A mentally ill man who killed three pensioners within hours of being released by police has been sent to a secure psychiatric hospital.
Alexander Lewis-Ranwell was found not guilty of murder by reason of insanity by a jury at Exeter Crown Court and made subject of an indefinite hospital order by Judge Mrs Justice May.
Former public schoolboy Lewis-Ranwell battered 80-year-old Anthony Payne to death with a hammer and went on to kill 84-year-old twin brothers Dick and Roger Carter with a spade.
He was in the grip of paranoid schizophrenia and was suffering from a delusion that the three men were part of a paedophile ring and he was a hero who was rescuing children from cellars at their homes in Exeter.
He went on a 'whirlwind of destruction' after being arrested twice in the space of three days in North Devon and freed on each occasion by police.
A doctor had recommended that he be checked by a specialist psychiatric nurse before he was freed but this did not happen and Lewis-Ranwell walked out of Barnstaple police station at 9.30am on February 10 this year.
He went straight to Exeter by taxi and rail replacement bus and within minutes of arriving in the city he carried out the first killing of Mr Payne less than 500 metres from the station in Bonhay Road.
He wandered around for another two and a half hours before killing the Carter twins in their home in Cowick Lane. One of the twins prevented him getting in the front but he went round the back, climbed a wall, and armed himself with a spade before going inside and using it to beat them to death.
Two psychiatrists gave evidence that he was in the grip of extreme delusions in which he saw himself as 'a hero on a quest' to rescue women or children he believed were being held in cellars or underground passages at the two houses.
High profile child abuse cases including that of Sir Jimmy Savile and Fred and Rose West, had fuelled his disordered mind to the extent that he believed he was fighting against a massive paedophile conspiracy.
The prosecution said he was suffering from delusions but still knew the killings were wrong. They pointed to the fact that he killed the victims first, and searched for the non existent hidden tunnels later.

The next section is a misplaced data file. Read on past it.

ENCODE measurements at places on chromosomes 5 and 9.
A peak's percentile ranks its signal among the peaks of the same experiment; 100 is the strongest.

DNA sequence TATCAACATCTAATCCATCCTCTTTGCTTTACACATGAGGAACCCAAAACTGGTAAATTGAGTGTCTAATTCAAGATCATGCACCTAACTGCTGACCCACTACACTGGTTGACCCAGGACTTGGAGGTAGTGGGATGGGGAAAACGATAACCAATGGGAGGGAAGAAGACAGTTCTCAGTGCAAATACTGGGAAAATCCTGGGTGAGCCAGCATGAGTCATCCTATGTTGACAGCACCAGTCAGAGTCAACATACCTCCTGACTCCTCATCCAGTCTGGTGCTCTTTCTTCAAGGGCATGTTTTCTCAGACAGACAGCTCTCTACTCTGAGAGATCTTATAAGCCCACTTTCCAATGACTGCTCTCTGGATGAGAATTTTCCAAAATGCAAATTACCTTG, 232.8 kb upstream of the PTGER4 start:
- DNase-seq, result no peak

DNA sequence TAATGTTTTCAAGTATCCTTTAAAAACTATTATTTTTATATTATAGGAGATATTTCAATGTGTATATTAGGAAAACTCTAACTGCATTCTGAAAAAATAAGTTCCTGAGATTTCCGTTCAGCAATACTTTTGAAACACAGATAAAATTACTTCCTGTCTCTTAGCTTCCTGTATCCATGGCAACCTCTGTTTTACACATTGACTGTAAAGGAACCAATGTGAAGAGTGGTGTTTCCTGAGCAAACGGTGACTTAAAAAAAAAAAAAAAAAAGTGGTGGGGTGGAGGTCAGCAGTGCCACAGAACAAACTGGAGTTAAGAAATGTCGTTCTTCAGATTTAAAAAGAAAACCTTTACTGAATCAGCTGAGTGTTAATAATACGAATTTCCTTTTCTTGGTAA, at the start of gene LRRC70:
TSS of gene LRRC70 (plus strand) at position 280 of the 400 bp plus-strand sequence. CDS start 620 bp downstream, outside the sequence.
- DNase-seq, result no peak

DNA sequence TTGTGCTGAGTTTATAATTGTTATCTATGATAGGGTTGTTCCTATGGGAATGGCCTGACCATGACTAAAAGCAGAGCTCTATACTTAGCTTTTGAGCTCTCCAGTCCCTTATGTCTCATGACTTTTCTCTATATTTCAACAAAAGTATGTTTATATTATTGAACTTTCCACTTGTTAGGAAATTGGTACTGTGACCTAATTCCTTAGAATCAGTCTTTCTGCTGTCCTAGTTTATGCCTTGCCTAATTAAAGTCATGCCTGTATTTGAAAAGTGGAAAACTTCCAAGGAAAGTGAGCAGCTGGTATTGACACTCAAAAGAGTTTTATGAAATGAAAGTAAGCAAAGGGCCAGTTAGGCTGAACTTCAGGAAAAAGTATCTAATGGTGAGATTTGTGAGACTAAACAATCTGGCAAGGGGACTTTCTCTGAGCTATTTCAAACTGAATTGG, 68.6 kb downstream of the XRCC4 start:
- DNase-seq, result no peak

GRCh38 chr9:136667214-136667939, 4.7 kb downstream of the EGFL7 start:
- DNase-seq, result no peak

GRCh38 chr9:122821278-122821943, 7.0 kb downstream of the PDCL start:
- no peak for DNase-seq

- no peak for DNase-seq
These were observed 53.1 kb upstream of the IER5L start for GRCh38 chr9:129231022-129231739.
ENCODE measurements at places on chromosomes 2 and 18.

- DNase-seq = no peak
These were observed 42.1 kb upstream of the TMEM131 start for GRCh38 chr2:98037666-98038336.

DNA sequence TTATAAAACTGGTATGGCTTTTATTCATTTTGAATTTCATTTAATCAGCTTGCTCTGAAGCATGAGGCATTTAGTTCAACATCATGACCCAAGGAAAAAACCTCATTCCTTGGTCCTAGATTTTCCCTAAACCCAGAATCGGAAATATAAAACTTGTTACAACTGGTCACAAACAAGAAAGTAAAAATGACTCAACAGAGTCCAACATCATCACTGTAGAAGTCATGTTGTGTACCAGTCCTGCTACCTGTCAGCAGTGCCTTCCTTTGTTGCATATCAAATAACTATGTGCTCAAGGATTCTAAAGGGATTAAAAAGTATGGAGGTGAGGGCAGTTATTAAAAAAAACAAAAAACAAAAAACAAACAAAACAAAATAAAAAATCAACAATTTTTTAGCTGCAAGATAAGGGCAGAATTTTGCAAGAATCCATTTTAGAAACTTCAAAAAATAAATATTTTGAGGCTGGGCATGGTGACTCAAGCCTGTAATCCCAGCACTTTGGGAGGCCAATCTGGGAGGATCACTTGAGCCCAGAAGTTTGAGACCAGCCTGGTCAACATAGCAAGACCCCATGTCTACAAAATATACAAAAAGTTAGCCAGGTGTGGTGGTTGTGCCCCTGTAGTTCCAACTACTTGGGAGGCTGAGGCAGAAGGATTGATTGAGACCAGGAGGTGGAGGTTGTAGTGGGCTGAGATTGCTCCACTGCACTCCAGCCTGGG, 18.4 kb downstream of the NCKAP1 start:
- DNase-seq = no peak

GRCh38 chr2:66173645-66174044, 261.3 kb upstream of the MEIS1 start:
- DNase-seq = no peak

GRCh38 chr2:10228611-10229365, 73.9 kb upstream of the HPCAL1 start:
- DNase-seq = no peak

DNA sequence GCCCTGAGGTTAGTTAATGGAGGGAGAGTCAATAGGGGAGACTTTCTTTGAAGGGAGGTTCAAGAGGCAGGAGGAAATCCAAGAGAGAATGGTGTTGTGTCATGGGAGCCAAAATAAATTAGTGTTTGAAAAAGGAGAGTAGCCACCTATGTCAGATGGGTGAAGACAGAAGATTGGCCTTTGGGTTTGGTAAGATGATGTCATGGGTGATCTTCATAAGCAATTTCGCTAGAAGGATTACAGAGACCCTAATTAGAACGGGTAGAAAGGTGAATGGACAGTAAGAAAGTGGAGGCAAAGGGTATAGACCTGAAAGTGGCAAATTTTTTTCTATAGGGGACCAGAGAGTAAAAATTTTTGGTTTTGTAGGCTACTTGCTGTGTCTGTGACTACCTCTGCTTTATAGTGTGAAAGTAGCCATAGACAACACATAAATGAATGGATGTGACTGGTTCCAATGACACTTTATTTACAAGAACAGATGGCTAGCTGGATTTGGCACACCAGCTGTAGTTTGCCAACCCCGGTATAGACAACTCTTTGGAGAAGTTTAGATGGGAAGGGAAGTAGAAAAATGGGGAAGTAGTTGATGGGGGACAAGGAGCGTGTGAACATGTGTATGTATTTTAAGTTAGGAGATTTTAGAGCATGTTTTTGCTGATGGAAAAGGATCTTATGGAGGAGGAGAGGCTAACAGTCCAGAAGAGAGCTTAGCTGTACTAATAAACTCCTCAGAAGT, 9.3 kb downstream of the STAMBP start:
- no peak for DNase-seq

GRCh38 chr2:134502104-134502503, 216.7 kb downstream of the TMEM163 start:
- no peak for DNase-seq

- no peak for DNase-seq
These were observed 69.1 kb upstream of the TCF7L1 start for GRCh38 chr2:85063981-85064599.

They also pointed out that he left Mr Payne's house by the back door, apparently to avoid attention, and ran past the home of the Carter twins when he passed it several hours after the killings.
Lewis-Ranwell, aged 28, of Croyde, and formerly of Broadwoodkelly, near Okehampton, denied three murders by a plea of insanity. He admitted carrying out the killings.
The issue which the jury had to decide was whether Lewis-Ranwell was so mentally ill that he had no idea that what he was doing was illegal, in which case he would be not guilty by reason of insanity; or if he had some awareness of wrongdoing, in which case he would be guilty of manslaughter by reason of diminished responsibility.
He has been staying at Langdon Hospital, Dawlish, during the trial but will now be transferred back to Broadmoor top security hospital.
The jury called for improvements in mental health provision in a note which accompanied their verdict and the Judge echoed their feelings by describing the case as disturbing.
The jury note said: "We, the jury, are concerned at the state of psychiatric health provision in the county of Devon. Can we be assured that the failings in care offered to Alexander Lewis-Ranwell will be appropriately addressed following the trial."